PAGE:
In association with heise online

Improved scalability

The VFS code and the code of the various file systems no longer require the Big Kernel Lock (BKL). After various changes in 2.6.36 that were already designed to improve the scalability of VFS, the developers have incorporated further scalability optimisations into kernel version 2.6.37 – however, many similar changes whose integration seemed quite likely were left for another time.

This was indirectly caused by Dave Chinner, who presented a second approach to improving scalability that differs in various aspects from the code Nick Piggin had presented and prepared for integration. The resulting prolonged discussions were quite harsh in places, but they triggered improvements in both patch collections – further background information is available in an article on Even several weeks after the main discussions, it has not become clear which of the two approaches will make it into 2.6.38; however, Linus Torvalds has indicated that he plans to integrate Piggin's patches if the developers involved in the discussion and decision-making process don't reach an agreement.

Minor gems

Many further minor, but by no means insignificant, changes can be found in the list below, which contains the commit headers referring to the respective change. Like many of the references in the text above, the links point to the relevant commit in the web front end of the Git branch for the "official" kernel sources maintained by Linus Torvalds at The commit comments available at these links and the patches themselves provide extensive further information on the respective changes.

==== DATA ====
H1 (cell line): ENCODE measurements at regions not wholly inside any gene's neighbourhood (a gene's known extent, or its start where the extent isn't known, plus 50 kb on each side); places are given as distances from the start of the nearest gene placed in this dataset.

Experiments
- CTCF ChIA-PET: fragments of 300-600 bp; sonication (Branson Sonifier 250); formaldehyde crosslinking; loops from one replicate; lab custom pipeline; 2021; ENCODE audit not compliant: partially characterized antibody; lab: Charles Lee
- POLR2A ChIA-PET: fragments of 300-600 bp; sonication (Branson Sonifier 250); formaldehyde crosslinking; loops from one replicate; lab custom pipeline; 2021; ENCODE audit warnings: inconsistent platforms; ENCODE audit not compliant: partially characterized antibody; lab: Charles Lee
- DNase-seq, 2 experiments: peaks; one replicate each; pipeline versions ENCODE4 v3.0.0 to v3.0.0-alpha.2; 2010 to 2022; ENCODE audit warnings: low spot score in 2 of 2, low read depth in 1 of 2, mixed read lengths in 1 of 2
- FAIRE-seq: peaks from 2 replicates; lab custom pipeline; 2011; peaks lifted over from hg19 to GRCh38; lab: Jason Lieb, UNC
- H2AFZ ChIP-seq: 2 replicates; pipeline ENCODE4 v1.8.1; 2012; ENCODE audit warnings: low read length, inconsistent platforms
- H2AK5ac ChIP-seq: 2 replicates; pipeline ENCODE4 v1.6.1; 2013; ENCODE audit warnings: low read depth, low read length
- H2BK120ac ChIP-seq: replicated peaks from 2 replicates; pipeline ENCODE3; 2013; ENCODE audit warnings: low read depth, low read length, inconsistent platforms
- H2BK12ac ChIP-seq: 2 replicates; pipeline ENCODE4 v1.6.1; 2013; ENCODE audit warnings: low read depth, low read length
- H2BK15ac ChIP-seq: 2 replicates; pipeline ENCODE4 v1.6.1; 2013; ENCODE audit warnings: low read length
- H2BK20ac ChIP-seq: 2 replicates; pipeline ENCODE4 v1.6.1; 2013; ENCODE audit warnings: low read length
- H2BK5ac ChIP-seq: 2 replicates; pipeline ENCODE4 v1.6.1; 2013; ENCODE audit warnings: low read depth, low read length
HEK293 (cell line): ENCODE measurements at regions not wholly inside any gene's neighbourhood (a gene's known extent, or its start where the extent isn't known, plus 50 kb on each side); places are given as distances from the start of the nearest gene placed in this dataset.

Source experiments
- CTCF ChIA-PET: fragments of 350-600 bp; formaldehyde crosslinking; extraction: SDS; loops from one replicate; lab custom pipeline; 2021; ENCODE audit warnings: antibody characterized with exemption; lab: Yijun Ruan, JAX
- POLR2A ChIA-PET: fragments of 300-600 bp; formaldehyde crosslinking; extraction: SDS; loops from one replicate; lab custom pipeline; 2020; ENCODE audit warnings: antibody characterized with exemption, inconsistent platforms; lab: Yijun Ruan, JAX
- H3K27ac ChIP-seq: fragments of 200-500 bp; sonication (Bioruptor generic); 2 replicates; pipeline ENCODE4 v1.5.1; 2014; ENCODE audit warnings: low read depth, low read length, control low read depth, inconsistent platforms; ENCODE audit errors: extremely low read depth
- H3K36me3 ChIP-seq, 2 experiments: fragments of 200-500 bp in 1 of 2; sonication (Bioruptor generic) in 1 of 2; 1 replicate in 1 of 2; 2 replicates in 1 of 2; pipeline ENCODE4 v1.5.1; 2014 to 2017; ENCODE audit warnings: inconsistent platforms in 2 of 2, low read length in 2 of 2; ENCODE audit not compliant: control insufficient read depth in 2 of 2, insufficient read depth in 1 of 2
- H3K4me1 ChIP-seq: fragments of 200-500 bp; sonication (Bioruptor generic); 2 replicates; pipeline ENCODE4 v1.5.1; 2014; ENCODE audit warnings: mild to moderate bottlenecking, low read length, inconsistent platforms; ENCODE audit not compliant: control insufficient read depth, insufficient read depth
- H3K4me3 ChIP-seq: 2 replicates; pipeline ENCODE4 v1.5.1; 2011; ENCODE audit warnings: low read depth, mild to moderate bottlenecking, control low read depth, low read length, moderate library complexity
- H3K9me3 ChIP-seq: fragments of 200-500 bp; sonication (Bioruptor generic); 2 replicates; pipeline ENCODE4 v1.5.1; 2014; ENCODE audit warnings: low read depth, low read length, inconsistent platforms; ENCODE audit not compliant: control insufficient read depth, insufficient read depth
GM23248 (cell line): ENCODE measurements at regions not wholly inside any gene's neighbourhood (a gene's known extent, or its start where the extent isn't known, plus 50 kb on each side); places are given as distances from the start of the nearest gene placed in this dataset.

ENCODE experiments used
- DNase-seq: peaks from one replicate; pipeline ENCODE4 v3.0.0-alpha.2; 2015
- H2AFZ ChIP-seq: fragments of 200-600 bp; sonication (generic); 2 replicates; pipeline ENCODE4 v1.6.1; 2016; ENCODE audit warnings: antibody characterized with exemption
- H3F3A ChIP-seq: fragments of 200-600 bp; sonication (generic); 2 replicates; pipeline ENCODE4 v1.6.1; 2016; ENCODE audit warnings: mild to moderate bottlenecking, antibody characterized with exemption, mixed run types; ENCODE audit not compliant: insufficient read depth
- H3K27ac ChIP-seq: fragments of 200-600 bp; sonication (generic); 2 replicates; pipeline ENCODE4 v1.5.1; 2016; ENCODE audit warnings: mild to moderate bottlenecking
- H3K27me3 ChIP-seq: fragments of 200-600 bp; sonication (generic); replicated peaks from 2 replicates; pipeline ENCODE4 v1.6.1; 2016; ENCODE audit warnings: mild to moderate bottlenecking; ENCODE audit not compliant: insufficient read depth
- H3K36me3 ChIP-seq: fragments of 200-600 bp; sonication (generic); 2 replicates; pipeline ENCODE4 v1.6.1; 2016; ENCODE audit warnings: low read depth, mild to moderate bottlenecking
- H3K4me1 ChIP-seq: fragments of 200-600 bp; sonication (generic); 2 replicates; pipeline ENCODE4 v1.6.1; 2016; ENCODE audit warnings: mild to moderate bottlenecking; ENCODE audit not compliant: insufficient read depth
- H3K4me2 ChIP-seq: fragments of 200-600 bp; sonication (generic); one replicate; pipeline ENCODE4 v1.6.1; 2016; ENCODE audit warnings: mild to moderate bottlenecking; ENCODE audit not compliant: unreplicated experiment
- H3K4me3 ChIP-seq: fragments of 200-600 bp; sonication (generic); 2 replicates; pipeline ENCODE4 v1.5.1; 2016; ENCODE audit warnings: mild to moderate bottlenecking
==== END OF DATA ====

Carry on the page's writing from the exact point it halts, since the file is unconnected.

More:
Every link is preceded by various letters and numbers in square brackets. The letter "C" identifies patches that modify Kconfig files, which contain the help texts and configuration options displayed by "make menuconfig", "make xconfig" and similar tools during kernel configuration. "D" is used for patches that modify the documentation available under Documentation/ in the kernel branch. "N" identifies changes which create a new file. The numbers provide a rough idea of the patch size: For instance, "1" is used for changes between 10 and 20 KBytes including comment, "2" for patches between 20 and 30 KBytes; changes without a number are less than 10 KBytes, while patches marked "9" are 90 KBytes or more.




Various others

Older Kernel Logs can be found in the archives or by using the search function at The H Open Source. New editions of Kernel Logs are also mentioned on and Twitter via "@kernellog2". The Kernel Log author also posts updates about various topics on and Twitter via "@kernellogauthor".

Print Version | Permalink:
  • Twitter
  • Facebook
  • submit to slashdot
  • StumbleUpon
  • submit to reddit

  • July's Community Calendar

The H Open

The H Security

The H Developer

The H Internet Toolkit